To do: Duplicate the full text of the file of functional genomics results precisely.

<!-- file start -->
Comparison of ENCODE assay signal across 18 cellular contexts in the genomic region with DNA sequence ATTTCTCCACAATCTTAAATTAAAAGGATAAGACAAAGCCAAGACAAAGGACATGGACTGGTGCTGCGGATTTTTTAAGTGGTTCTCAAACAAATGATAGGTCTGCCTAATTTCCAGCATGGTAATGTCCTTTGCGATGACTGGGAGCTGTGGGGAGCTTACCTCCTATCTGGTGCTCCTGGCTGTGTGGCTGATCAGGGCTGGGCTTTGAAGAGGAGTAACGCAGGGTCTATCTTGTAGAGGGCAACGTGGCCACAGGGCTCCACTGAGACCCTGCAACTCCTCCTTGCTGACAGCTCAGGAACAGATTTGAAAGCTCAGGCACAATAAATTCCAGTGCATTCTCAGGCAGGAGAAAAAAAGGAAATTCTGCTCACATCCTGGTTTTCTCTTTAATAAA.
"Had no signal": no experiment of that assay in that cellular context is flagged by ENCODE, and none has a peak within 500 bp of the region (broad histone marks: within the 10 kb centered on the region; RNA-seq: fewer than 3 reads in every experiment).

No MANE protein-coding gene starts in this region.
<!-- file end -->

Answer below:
Comparison of ENCODE assay signal across 18 cellular contexts in the genomic region with DNA sequence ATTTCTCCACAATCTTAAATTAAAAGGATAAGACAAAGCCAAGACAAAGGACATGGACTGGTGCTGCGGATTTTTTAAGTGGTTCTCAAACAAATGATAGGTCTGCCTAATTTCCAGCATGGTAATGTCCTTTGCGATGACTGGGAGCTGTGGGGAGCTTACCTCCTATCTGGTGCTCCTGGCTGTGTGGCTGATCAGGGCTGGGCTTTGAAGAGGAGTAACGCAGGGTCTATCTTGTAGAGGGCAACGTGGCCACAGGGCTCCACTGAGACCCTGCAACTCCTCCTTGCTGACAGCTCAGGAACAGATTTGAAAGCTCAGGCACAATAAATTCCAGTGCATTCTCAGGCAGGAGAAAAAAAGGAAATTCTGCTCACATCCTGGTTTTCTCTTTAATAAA.
"Had no signal": no experiment of that assay in that cellular context is flagged by ENCODE, and none has a peak within 500 bp of the region (broad histone marks: within the 10 kb centered on the region; RNA-seq: fewer than 3 reads in every experiment).

No MANE protein-coding gene starts in this region.